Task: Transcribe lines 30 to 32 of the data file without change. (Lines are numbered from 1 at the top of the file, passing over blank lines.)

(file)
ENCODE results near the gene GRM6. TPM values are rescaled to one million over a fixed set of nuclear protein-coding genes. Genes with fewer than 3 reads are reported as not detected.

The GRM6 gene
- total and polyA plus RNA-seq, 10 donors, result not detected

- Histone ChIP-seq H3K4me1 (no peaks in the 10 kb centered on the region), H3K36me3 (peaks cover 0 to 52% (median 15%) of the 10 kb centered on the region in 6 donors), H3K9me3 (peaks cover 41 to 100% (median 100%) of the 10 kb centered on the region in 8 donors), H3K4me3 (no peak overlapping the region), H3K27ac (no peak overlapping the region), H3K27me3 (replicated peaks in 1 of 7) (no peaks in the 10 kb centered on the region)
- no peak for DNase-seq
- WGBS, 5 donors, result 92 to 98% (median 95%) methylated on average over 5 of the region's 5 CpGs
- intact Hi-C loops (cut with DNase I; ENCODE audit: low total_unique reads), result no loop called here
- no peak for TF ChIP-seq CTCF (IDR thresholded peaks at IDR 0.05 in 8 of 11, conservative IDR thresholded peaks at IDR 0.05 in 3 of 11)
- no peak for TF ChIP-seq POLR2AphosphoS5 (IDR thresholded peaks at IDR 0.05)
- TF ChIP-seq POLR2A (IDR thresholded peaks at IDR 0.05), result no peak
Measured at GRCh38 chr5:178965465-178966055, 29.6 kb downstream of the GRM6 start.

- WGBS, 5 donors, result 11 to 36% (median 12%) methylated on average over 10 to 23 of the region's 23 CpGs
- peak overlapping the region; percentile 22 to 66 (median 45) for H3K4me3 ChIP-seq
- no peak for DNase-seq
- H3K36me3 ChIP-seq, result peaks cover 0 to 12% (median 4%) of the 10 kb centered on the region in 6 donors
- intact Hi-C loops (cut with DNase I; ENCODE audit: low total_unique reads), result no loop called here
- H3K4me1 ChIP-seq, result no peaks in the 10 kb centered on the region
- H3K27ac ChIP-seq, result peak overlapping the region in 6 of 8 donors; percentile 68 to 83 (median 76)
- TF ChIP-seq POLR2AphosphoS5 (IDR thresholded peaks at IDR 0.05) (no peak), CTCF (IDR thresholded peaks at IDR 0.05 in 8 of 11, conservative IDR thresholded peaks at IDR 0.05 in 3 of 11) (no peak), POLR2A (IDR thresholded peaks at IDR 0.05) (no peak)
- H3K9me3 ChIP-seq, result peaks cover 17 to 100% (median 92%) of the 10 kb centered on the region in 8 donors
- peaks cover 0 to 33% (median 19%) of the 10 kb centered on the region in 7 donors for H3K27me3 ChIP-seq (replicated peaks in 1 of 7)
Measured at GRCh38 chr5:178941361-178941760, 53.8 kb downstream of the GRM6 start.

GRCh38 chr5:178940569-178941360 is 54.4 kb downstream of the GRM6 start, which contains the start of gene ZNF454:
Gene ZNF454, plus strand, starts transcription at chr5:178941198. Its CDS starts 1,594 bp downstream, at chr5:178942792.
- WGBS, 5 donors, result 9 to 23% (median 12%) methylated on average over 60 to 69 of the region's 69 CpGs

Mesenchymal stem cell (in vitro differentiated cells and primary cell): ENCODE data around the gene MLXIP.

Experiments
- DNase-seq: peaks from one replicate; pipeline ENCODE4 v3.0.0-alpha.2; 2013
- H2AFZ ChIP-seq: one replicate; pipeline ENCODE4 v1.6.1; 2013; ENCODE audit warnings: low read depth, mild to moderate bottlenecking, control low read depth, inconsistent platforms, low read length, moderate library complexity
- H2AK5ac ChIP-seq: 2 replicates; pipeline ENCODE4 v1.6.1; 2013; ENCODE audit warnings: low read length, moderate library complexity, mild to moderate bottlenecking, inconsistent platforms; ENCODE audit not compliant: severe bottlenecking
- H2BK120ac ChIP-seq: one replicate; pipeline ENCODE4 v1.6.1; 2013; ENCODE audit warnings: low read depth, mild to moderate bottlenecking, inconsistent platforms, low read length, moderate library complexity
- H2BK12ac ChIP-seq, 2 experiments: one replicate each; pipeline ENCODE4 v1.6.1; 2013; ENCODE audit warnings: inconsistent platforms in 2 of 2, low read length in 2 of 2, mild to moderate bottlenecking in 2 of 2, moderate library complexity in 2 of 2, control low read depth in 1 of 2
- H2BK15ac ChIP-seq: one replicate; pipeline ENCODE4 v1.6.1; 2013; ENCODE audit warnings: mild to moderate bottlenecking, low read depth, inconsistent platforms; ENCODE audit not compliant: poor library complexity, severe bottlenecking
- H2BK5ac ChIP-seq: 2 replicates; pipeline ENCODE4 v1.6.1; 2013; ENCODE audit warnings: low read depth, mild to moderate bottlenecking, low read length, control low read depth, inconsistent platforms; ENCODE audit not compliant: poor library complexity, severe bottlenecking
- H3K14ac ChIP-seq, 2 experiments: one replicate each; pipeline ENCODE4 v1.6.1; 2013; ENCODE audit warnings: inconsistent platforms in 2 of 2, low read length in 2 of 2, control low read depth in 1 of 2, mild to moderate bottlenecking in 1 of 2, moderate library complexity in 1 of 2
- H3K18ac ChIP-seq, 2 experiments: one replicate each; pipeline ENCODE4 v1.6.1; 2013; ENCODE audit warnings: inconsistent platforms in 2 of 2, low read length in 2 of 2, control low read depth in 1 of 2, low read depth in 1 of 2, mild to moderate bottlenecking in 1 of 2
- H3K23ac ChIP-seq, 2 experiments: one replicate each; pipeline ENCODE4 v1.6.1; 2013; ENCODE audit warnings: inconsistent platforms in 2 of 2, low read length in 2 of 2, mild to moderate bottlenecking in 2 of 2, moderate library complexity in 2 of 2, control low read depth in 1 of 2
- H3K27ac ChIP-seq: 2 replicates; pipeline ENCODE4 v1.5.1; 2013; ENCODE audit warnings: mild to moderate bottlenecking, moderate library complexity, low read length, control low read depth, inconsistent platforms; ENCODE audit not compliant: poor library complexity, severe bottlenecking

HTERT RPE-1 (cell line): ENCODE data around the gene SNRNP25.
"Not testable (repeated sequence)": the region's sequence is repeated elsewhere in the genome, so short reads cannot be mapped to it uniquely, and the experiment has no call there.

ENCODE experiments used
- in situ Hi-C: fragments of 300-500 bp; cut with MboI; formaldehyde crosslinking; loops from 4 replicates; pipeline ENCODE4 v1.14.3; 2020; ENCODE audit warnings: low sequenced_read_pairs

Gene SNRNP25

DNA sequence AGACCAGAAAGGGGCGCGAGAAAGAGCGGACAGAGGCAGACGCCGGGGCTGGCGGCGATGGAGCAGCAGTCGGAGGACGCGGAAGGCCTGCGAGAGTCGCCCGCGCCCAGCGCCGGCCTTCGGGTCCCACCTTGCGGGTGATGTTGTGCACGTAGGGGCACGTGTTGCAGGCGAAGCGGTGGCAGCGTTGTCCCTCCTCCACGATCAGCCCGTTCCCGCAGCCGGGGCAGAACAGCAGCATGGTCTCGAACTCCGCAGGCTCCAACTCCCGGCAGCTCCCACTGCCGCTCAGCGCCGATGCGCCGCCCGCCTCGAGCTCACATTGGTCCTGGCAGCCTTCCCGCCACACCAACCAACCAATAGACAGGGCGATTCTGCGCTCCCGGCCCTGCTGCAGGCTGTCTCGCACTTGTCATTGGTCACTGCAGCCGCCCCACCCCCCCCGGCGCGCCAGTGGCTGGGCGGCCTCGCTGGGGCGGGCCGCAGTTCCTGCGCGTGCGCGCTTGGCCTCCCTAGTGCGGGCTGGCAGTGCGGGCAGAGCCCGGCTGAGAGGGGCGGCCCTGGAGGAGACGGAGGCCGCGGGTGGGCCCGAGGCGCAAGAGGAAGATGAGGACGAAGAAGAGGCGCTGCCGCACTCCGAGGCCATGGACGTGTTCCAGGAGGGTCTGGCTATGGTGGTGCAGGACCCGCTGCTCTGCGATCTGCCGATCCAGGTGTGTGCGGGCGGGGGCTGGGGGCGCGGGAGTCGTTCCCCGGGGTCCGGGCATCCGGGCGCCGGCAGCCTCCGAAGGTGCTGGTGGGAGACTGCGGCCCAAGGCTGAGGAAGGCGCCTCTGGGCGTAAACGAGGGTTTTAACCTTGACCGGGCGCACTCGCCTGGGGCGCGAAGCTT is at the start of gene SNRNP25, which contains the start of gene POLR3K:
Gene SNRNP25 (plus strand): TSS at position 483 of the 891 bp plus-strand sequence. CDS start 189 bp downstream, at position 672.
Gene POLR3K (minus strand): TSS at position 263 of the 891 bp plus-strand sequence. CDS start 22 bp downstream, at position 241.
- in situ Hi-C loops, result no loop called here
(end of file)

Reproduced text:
- H2AK5ac ChIP-seq: 2 replicates; pipeline ENCODE4 v1.6.1; 2013; ENCODE audit warnings: low read length, moderate library complexity, mild to moderate bottlenecking, inconsistent platforms; ENCODE audit not compliant: severe bottlenecking
- H2BK120ac ChIP-seq: one replicate; pipeline ENCODE4 v1.6.1; 2013; ENCODE audit warnings: low read depth, mild to moderate bottlenecking, inconsistent platforms, low read length, moderate library complexity
- H2BK12ac ChIP-seq, 2 experiments: one replicate each; pipeline ENCODE4 v1.6.1; 2013; ENCODE audit warnings: inconsistent platforms in 2 of 2, low read length in 2 of 2, mild to moderate bottlenecking in 2 of 2, moderate library complexity in 2 of 2, control low read depth in 1 of 2